Near the end of the novel, Max de Winter confesses to his second, unnamed wife that he killed Rebecca. We only hear Max's side of the story, as told to us by a wife who wants very much to believe his version of events. In this version, Max, though anguished, very much justifies the murder as deserved.
Why was he justified in killing Rebecca? First, he tells the second Mrs. de Winter that Rebecca was unfaithful to him. They had worked out a deal in which she would pretend to be the perfect wife and hostess as long as he did not interfere with her various affairs. However, rumors of her affairs reached Max's ears, indicating that Rebecca was not maintaining her end of the bargain. When Max confronted her at the boathouse where she had been meeting her lovers, he told her he was going to divorce her.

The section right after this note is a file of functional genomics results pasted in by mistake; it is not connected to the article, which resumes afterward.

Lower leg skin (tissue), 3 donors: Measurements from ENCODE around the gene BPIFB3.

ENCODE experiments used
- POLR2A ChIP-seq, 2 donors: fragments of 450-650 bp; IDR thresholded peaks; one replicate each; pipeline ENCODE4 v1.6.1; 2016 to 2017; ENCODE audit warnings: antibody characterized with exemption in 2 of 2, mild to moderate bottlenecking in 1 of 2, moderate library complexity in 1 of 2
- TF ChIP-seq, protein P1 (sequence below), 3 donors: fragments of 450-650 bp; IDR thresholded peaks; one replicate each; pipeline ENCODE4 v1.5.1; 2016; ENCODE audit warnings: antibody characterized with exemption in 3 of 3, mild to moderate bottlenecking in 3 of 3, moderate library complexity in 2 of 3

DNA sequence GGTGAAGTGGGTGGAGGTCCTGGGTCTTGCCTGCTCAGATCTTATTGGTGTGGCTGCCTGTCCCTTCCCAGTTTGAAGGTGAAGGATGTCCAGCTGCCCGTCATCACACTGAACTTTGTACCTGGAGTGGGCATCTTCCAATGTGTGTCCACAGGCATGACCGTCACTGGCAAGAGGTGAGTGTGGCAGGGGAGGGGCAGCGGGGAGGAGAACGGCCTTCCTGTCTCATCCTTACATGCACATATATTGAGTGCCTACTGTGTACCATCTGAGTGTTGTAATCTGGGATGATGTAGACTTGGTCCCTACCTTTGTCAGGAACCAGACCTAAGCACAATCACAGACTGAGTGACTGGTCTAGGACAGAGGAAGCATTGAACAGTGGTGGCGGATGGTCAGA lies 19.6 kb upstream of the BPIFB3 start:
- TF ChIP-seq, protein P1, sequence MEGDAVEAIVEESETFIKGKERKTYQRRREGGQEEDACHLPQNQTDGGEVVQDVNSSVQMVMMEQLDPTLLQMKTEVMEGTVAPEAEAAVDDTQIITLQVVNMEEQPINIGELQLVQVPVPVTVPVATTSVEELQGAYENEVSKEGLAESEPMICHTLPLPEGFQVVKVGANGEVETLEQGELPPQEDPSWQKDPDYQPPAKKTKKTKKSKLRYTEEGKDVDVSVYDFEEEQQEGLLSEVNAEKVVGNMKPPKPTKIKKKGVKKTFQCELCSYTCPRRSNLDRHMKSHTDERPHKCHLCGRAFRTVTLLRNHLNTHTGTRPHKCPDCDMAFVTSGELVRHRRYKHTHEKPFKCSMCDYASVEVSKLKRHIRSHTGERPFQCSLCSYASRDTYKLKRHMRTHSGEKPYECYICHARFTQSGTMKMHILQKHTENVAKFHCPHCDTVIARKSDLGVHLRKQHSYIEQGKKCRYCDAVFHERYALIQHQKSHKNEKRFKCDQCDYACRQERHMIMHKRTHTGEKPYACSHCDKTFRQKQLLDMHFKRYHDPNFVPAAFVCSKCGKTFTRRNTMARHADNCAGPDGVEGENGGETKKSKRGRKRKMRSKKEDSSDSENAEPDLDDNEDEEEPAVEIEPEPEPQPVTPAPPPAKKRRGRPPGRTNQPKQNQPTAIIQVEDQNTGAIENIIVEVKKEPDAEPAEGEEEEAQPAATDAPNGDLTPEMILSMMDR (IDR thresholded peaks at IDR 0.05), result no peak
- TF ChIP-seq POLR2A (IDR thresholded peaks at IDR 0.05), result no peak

Not about to be bested—and terminally ill with cancer, though Max did not yet know this—Rebecca told him she was having her cousin Jack's child and that Max would have to raise it as his own. Driven to rage, Max shot Rebecca, then took her corpse out on a boat and contrived to make her death look like a suicide.
According the second Mrs. de Winters, Max was manipulated into killing Rebecca by Rebecca, who wanted to die. The second Mrs. de Winters also finds the revelation that Max is a murderer brings the two closer together as she pledges to stand by her man.
The second Mrs. de Winters paints Rebecca as an evil, heartless woman. As we have no other version of the story, hers is the one we tend to believe. However, we might also question a man who felt it was permissible to kill a wife for infidelity.